|US6874305 *||Aug 30, 2002||Apr 5, 2005||Kubota Corporation||Lawn mower having selectively drivable wheels|
|US6904985||May 21, 2003||Jun 14, 2005||Deere & Company||Transmission control device for vehicles and steering assembly for vehicles|
|US6905985||Nov 21, 2002||Jun 14, 2005||Highland Industries, Inc.||Fabric film for automotive heaters|
|US6912831||Nov 17, 2003||Jul 5, 2005||Wright Manufacturing, Inc.||Power mower with pump lock-out system|
|US6921109||Aug 29, 2002||Jul 26, 2005||Deere & Company||Device providing variable steering responsiveness|
|US6945353||Oct 30, 2001||Sep 20, 2005||Bishop Steering Technology Limited||Variable ratio steering gear|
|US6951259||Sep 24, 2002||Oct 4, 2005||Koji Irikura||Multi-wheel vehicle|
|US6962219 *||Sep 11, 2002||Nov 8, 2005||Mtd Products Inc||Mechanical ZTR system with steering wheel|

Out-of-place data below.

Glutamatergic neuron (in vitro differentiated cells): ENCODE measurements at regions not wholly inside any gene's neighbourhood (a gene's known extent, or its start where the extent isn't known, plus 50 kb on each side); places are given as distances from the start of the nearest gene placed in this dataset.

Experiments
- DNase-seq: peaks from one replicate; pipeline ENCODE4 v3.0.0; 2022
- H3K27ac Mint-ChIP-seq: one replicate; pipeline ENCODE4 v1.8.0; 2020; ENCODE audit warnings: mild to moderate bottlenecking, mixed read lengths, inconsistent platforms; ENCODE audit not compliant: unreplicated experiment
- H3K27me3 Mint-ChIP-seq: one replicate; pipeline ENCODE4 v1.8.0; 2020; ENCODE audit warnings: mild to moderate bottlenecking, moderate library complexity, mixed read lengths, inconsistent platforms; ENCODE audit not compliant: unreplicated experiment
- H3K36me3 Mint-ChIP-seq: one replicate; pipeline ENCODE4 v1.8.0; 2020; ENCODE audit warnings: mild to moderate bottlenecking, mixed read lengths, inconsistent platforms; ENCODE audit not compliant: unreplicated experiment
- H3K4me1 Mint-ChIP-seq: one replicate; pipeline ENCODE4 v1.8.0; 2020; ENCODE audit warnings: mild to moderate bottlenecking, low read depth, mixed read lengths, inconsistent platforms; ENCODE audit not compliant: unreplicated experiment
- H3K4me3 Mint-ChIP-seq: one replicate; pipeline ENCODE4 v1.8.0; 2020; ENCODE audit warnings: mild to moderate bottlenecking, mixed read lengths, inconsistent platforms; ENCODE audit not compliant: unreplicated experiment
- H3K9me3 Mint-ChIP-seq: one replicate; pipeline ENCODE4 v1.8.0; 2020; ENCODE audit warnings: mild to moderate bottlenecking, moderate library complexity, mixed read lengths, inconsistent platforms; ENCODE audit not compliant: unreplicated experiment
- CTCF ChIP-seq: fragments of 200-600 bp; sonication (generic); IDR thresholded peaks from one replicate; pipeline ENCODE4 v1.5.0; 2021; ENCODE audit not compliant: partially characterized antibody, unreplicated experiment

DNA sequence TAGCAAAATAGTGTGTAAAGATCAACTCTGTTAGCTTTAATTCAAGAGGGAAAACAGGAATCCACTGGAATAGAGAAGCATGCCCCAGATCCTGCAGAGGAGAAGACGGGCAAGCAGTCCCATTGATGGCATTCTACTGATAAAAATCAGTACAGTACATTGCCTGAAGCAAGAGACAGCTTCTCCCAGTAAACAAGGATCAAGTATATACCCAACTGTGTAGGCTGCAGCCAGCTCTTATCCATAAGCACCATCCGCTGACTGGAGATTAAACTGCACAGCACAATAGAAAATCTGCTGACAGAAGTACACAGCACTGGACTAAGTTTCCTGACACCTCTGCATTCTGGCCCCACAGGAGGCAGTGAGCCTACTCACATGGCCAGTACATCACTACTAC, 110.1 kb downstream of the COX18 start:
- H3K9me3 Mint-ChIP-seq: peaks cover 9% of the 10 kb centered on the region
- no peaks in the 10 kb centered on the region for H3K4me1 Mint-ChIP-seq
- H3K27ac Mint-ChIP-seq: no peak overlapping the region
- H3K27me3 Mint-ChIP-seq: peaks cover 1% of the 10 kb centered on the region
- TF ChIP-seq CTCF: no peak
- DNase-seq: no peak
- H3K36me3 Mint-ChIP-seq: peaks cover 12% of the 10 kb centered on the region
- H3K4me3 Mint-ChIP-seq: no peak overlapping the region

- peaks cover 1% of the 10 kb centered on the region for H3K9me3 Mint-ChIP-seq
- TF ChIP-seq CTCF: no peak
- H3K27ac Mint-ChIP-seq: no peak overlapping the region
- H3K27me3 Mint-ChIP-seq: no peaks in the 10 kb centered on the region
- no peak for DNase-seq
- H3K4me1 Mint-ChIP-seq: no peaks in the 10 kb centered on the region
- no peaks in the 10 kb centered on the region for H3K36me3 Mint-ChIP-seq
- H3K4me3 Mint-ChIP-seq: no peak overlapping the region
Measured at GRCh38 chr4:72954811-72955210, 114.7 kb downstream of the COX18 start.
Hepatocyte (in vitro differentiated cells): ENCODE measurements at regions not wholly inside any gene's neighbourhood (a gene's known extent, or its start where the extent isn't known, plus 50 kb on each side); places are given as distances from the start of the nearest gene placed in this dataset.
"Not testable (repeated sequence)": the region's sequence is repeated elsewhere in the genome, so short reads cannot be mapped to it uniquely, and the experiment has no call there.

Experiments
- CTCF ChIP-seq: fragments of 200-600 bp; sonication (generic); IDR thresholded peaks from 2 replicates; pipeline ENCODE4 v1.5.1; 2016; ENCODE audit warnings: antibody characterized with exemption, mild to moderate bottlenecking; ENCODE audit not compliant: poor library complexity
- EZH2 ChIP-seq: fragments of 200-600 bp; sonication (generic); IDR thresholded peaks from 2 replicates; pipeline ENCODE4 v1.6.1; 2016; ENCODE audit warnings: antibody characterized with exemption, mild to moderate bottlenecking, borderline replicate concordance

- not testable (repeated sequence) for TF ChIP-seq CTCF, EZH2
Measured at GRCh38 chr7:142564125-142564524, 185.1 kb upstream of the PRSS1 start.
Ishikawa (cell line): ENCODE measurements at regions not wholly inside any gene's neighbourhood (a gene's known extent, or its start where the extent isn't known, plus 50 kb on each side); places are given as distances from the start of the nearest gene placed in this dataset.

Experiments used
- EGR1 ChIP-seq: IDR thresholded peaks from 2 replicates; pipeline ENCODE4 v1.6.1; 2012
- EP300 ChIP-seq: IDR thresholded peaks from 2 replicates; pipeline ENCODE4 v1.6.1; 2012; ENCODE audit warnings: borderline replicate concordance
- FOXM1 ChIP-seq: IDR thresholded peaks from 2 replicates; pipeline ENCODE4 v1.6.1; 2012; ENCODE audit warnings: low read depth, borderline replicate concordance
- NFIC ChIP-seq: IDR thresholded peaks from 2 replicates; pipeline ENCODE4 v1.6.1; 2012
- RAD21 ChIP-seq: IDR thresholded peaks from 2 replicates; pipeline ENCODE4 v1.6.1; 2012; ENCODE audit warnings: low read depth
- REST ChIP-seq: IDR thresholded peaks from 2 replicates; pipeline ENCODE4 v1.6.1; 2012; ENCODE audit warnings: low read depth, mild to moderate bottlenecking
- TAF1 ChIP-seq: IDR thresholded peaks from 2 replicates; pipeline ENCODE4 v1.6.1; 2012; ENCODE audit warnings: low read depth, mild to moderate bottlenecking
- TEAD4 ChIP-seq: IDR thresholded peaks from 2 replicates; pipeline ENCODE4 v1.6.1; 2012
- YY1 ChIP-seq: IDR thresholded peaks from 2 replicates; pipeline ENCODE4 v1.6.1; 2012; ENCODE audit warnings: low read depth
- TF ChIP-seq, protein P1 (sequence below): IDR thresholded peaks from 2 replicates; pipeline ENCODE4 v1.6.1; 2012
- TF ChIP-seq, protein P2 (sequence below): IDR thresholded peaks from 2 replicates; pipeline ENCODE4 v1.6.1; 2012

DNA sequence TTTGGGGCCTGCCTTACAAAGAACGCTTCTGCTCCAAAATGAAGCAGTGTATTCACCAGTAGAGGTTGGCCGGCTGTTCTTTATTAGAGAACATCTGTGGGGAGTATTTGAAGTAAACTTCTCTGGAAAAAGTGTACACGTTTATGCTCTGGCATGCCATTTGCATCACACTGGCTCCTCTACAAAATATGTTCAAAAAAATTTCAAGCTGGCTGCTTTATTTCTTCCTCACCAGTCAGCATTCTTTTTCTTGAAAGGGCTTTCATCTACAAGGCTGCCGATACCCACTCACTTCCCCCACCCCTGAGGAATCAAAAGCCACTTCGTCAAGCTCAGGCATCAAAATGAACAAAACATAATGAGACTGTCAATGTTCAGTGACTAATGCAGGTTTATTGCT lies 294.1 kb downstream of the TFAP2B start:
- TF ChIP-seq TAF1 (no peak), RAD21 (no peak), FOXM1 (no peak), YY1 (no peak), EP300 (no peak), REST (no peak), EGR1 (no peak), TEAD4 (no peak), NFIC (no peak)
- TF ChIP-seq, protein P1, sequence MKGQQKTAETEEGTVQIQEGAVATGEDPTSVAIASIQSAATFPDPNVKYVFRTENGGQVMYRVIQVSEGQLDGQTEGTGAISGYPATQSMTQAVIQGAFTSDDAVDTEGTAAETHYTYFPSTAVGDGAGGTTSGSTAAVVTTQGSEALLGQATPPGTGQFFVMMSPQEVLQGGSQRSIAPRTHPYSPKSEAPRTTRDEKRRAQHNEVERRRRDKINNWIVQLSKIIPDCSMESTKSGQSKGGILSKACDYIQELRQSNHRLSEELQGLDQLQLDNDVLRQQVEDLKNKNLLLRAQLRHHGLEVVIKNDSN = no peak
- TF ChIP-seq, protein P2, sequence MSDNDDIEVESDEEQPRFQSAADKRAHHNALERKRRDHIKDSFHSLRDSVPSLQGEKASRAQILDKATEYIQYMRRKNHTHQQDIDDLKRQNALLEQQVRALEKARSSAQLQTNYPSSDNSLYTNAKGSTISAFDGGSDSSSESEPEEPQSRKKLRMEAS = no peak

|US7004268||Jun 6, 2003||Feb 28, 2006||Koji Irikura||Vehicle having twin transmissions for driving respective wheels|
|US7017327||Dec 10, 2003||Mar 28, 2006||Deere & Company||Hybrid electric tool carrier|
|US7059433||May 25, 2004||Jun 13, 2006||Toshiyuki Hasegawa||Riding lawn mower|
|US7108096||Feb 25, 2003||Sep 19, 2006||Lonmore, Lc||Vehicle control system with slow-in-turn capabilities and related method|
|US7237629||Oct 15, 2004||Jul 3, 2007||Gizmow Llc||Zero-turn radius vehicle with steerable front wheels|
|US7347434||Jul 19, 2005||Mar 25, 2008||Briggs & Stratton Corporation||Four-wheel steering assembly|
|US7395912||Jan 9, 2006||Jul 8, 2008||Yamaha Hatsudoki Kabushiki Kaisha||Operating assist device for vehicle clutch|
|US7431123||Jul 27, 2005||Oct 7, 2008||Kanzaki Kokyukoki Mfg. Co., Ltd.||Vehicle improved in steering|
|US7533892||Sep 28, 2006||May 19, 2009||Intuitive Surgical, Inc.||Steering system for heavy mobile medical equipment|
|US7914022||Oct 17, 2007||Mar 29, 2011||Mtd Products Inc||Vehicle control systems and methods|